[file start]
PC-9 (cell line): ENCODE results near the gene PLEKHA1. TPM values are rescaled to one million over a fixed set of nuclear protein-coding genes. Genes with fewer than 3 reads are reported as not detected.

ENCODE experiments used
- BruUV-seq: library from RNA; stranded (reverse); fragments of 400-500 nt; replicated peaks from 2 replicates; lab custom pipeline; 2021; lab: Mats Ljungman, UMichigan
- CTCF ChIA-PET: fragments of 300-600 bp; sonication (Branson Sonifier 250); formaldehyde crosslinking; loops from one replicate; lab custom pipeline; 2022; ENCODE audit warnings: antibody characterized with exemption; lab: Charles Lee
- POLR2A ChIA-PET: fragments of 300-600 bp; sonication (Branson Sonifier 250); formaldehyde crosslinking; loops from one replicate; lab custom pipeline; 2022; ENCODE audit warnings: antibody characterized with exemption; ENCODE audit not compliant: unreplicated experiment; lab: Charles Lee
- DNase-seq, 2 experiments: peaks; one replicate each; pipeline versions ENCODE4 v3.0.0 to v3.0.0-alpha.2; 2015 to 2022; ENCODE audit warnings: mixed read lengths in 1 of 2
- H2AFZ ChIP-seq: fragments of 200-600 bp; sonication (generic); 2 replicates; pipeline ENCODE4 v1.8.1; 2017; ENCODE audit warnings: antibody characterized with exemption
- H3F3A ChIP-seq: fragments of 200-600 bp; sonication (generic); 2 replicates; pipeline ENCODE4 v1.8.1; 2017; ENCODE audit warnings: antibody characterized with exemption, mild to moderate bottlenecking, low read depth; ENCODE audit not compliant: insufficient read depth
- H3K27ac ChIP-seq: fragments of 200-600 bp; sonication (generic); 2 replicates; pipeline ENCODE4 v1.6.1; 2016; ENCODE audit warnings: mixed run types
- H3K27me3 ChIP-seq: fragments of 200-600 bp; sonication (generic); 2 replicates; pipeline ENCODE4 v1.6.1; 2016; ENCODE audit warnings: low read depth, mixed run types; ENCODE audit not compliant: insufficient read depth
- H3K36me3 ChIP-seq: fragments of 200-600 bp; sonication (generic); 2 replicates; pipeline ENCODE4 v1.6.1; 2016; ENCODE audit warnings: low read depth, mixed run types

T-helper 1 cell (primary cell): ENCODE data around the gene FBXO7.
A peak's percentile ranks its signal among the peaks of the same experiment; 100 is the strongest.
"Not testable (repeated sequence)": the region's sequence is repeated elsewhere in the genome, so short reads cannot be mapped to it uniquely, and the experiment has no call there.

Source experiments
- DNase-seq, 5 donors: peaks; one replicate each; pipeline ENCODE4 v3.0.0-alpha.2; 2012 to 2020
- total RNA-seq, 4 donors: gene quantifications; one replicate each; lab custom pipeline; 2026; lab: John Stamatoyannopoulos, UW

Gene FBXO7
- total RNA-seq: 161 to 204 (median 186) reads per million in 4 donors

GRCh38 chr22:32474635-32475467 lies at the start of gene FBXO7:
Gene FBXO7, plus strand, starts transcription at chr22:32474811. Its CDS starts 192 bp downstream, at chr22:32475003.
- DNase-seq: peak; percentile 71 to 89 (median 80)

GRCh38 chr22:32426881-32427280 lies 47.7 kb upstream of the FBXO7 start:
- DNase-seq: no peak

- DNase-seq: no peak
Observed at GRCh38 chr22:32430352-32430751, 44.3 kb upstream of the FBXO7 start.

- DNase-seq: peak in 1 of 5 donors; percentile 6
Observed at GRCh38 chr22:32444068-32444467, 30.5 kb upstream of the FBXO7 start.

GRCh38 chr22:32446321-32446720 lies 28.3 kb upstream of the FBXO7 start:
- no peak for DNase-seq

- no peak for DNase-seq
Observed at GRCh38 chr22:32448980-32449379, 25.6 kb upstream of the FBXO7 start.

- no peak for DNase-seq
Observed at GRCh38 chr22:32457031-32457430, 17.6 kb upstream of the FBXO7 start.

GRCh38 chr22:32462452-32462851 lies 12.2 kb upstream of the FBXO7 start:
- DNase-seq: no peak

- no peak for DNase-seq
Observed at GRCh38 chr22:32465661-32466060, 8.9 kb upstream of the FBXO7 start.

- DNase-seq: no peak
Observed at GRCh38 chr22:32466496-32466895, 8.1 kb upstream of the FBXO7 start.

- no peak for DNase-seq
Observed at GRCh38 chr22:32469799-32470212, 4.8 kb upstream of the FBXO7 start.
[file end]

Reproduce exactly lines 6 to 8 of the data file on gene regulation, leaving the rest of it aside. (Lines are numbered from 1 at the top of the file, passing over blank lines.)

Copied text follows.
- DNase-seq, 2 experiments: peaks; one replicate each; pipeline versions ENCODE4 v3.0.0 to v3.0.0-alpha.2; 2015 to 2022; ENCODE audit warnings: mixed read lengths in 1 of 2
- H2AFZ ChIP-seq: fragments of 200-600 bp; sonication (generic); 2 replicates; pipeline ENCODE4 v1.8.1; 2017; ENCODE audit warnings: antibody characterized with exemption
- H3F3A ChIP-seq: fragments of 200-600 bp; sonication (generic); 2 replicates; pipeline ENCODE4 v1.8.1; 2017; ENCODE audit warnings: antibody characterized with exemption, mild to moderate bottlenecking, low read depth; ENCODE audit not compliant: insufficient read depth